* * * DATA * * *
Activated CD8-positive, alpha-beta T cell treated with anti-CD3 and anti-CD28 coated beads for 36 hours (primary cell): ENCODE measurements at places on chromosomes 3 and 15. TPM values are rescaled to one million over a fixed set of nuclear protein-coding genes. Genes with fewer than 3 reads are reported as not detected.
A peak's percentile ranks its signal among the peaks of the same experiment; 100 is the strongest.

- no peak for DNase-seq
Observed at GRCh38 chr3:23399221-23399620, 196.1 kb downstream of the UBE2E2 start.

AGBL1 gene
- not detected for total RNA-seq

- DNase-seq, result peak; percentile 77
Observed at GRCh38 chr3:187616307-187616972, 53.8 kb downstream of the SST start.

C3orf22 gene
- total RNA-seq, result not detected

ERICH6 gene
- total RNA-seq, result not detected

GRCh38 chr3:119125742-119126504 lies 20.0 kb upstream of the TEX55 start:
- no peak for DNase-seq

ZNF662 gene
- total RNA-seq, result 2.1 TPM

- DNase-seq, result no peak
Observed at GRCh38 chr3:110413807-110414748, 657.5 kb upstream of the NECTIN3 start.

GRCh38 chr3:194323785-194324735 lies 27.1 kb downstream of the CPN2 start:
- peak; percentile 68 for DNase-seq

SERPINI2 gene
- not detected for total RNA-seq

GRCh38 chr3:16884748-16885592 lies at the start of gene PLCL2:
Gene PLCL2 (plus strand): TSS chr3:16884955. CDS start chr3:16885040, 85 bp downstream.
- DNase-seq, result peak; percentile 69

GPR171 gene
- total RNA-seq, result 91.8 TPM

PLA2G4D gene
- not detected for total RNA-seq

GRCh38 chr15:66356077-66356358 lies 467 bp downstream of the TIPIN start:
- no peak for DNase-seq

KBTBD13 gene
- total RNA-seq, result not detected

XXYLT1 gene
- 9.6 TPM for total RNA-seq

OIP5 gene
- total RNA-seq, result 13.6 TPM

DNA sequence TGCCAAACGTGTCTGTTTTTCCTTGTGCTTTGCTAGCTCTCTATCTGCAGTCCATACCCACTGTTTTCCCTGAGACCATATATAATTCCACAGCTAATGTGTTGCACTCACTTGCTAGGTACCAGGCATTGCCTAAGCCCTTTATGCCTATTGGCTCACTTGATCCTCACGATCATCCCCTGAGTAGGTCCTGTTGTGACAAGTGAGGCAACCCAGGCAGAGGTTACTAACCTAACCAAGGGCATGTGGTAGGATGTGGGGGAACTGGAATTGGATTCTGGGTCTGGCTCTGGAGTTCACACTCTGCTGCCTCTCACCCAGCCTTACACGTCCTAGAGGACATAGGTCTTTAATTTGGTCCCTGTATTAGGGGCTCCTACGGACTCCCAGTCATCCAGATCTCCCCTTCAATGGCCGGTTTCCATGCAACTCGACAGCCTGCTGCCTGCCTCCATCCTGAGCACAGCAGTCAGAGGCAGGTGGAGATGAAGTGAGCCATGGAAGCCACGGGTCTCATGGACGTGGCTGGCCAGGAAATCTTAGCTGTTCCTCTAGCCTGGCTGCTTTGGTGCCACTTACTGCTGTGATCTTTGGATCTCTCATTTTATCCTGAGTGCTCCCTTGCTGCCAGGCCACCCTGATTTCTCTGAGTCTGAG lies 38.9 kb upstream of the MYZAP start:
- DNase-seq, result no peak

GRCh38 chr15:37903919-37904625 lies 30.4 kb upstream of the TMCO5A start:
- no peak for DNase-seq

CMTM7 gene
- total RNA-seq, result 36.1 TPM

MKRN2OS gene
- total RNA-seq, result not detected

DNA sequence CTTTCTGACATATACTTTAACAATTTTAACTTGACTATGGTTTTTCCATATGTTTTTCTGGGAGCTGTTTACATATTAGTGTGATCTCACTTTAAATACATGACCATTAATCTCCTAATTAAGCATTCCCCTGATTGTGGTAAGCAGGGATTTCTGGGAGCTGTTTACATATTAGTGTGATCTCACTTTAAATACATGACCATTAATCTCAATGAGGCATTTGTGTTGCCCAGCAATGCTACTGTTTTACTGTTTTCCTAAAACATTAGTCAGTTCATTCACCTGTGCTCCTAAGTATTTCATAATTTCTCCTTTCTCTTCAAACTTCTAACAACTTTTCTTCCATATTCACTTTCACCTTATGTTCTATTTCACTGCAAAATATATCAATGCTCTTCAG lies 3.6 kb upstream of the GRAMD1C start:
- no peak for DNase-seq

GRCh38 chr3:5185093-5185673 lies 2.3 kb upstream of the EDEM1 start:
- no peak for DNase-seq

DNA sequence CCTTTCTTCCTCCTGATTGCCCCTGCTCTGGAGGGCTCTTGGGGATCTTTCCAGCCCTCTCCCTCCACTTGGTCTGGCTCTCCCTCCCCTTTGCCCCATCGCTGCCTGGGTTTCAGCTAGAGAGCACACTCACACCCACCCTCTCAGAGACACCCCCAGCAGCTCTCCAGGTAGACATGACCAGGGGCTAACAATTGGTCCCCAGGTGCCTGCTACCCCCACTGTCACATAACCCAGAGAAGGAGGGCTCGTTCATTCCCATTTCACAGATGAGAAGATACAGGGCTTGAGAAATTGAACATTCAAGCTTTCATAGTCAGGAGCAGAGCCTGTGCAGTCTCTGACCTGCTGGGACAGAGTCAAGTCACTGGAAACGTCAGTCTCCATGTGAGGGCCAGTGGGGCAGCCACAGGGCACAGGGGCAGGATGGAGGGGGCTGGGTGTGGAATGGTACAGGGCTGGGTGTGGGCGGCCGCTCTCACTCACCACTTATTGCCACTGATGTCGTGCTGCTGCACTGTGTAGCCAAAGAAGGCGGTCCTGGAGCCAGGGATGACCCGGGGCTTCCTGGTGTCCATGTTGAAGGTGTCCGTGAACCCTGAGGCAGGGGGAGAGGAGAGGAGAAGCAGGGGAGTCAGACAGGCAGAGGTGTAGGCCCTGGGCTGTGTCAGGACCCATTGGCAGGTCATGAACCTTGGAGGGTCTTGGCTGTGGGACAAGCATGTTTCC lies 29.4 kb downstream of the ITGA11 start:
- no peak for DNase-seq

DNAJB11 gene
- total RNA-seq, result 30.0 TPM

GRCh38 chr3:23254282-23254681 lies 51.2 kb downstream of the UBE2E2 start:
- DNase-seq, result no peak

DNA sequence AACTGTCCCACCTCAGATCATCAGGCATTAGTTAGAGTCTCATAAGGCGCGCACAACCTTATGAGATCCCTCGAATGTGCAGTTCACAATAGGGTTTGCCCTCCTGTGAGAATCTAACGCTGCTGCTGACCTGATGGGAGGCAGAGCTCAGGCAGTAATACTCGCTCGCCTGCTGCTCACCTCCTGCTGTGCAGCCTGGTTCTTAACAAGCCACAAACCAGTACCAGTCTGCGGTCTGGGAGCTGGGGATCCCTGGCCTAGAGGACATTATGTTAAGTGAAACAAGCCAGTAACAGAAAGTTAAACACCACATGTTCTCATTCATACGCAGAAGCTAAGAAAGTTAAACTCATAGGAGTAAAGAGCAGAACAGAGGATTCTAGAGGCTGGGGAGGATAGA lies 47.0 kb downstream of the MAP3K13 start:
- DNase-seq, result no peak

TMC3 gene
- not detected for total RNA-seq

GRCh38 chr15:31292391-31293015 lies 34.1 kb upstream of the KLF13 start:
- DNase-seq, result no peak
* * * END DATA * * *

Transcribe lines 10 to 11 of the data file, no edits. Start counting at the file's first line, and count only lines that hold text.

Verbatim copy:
- total RNA-seq, result not detected

ERICH6 gene